With two minutes remaining, Lowdon dropped a goal to
Salford Red Devils
The Salford Red Devils are a professional rugby league club in Salford, Greater Manchester, who play in the Super League. Formed in 1873, they have won one Challenge Cup, their home ground since 2012 has been the AJ Bell Stadium in Barton-upon-Irwell, before which they played at the Willows in Weaste. Before 1995, the club was known as Salford, from 1995–98 Salford Reds and from 1999–2013 Salford City Reds; the club was founded in 1873 by the boys of the Cavendish Street Chapel in Manchester. Using a local field, the boys organised matches amongst themselves before moving to nearby Moss Side. In an attempt to recruit new members, the link with the school was broken in 1875 and the name Cavendish Football Club was adopted, they moved to a new base on the Salford side of the River Irwell at Throstle Nest Weir in Ordsall. Two seasons they moved again to the west side of Trafford Road to a ground known as the Mile Field where they spent the 1877–78 season, their next home was a field north of New Barnes.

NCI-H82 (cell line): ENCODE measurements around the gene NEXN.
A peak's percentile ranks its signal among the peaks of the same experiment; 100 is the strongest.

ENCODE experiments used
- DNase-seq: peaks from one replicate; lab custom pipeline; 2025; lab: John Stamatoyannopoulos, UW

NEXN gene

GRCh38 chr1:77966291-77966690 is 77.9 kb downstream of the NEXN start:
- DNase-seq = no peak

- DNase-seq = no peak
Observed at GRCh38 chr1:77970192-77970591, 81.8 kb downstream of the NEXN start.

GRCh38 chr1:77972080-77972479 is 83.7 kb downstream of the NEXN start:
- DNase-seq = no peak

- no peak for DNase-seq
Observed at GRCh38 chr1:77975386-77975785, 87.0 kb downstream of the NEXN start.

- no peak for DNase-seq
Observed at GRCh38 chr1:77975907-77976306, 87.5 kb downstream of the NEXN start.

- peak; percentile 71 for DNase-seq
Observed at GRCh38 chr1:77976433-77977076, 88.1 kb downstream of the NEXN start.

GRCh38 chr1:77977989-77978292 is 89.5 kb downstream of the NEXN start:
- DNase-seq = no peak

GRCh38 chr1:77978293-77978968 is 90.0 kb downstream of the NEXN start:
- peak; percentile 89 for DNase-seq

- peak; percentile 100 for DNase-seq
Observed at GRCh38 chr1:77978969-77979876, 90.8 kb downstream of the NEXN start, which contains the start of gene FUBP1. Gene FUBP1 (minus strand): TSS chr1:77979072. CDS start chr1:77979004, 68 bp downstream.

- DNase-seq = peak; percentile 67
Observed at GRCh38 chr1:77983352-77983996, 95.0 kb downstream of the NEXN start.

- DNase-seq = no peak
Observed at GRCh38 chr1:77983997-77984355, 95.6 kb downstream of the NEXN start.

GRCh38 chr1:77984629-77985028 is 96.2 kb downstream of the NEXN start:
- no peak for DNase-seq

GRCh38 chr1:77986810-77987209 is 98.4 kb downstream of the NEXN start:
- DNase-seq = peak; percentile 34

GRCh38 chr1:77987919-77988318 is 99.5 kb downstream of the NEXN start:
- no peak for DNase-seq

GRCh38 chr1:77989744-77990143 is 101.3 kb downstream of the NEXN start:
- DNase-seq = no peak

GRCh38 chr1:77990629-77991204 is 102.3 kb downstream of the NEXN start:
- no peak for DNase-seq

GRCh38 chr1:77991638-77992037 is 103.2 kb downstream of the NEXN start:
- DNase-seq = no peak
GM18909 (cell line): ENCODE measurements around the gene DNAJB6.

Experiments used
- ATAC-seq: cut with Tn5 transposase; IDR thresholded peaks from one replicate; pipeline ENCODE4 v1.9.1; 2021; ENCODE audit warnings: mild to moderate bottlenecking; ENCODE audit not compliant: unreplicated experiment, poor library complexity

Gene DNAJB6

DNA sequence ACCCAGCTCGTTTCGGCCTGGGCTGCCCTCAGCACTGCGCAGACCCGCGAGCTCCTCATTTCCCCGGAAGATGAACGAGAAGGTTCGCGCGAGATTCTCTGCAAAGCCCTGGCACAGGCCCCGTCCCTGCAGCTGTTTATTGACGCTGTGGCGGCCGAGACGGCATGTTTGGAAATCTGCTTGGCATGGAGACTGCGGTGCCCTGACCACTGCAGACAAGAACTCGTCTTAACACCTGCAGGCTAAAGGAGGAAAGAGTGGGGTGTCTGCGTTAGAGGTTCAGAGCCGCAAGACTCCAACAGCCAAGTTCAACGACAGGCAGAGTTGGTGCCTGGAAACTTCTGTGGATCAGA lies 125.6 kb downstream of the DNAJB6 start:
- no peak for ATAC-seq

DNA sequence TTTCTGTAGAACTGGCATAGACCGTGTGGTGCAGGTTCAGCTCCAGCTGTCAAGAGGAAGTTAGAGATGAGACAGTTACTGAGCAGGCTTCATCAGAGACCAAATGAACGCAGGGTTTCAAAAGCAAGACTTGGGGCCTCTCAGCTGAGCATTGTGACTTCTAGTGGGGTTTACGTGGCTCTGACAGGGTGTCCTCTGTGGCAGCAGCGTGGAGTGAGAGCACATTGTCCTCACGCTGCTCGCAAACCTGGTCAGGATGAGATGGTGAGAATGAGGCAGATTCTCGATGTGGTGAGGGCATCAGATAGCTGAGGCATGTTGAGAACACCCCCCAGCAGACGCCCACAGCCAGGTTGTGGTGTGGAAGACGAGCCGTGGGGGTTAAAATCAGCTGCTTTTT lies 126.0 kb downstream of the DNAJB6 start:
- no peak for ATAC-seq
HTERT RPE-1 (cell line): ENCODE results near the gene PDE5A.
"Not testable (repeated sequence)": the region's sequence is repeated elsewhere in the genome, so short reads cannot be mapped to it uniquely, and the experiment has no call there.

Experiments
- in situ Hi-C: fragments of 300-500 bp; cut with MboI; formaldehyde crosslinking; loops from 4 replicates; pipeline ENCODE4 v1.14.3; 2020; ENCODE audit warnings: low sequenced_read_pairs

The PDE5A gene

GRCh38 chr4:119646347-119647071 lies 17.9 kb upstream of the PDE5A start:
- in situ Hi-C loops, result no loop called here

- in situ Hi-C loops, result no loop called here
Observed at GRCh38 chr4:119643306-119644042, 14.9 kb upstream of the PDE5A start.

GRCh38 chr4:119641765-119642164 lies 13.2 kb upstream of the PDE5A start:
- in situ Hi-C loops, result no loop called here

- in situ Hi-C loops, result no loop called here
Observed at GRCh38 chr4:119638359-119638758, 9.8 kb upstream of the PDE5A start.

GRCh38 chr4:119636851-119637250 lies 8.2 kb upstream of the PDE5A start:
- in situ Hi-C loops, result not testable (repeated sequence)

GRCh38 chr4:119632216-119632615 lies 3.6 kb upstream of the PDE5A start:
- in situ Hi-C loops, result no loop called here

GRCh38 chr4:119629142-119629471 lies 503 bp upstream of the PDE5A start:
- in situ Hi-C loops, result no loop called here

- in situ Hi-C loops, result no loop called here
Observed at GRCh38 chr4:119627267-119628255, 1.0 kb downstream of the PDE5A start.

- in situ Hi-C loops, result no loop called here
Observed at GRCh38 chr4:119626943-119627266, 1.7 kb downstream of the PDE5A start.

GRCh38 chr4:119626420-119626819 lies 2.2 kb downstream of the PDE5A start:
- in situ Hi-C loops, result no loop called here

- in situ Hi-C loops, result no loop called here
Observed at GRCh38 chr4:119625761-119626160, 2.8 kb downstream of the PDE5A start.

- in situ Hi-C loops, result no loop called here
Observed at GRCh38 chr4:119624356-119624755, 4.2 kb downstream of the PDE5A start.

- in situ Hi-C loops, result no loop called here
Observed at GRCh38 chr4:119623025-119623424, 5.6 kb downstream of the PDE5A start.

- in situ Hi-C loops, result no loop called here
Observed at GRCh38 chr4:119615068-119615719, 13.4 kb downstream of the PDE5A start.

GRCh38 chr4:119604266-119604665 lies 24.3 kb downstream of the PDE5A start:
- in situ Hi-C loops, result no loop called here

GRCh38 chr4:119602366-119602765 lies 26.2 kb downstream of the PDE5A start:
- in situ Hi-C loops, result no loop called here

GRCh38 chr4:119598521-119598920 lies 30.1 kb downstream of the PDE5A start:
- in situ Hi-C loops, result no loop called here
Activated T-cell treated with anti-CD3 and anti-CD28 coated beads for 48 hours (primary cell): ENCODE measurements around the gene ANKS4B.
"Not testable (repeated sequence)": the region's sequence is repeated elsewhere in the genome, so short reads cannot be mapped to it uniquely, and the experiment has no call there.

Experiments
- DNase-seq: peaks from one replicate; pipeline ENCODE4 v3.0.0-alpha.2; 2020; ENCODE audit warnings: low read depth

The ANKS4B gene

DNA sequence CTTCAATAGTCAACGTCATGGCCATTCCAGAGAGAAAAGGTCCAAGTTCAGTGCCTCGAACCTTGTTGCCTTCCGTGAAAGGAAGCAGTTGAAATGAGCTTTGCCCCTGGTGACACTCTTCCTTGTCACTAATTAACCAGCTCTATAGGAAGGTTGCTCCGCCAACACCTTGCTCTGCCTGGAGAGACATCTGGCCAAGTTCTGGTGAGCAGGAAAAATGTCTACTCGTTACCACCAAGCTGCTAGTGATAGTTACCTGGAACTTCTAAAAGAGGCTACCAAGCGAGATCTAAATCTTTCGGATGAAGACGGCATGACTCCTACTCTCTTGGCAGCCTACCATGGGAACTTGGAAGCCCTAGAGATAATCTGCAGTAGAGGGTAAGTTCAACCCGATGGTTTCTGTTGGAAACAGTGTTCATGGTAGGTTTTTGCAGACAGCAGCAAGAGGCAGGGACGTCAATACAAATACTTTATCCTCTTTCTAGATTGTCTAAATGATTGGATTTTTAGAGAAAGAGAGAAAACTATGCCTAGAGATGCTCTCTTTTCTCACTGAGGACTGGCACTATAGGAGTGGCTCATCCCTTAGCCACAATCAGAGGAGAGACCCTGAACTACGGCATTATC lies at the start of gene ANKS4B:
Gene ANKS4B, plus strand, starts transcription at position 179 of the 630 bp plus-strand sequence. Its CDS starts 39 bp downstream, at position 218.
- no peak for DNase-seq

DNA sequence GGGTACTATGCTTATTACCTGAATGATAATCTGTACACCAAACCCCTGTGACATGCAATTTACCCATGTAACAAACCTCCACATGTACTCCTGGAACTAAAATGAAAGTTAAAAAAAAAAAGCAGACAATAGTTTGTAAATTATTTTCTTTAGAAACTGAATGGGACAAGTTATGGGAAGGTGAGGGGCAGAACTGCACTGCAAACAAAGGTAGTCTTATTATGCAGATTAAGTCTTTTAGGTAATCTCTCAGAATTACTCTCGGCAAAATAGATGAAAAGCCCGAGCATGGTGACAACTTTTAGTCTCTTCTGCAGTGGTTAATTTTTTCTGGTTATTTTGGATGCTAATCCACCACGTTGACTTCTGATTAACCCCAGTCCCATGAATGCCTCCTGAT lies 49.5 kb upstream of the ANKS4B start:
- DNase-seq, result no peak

Their first season there, 1878–79, was the last to be played under the Cavendish name. Cavendish became Salford Football Club in 1879; the first match as Salford was at Dewsbury on 4 October 1879. The following week heralded the first home match at New Barnes against Widnes, on 11 October 1879; the result was a draw with one try each. Salford struggled to attract support. In 1881, they disbanded but instead merged with the Crescent Football Club; this placed Salford on the rugby map, it was an exciting period and, during the remaining 15 years as members of the Rugby Football Union, seventeen Salford players were selected for Lancashire, three by the North of England and two, Harry Eagles and Tom Kent, for England. Since the 1881 merger, only 62 matches were lost from 263 played in the remaining nine years of the decade. In 1889, Salford moved their headquarters to the nearby London and North Western Hotel on Cross Lane. Salford switched from their traditional amber and scarlet hoops to red jerseys.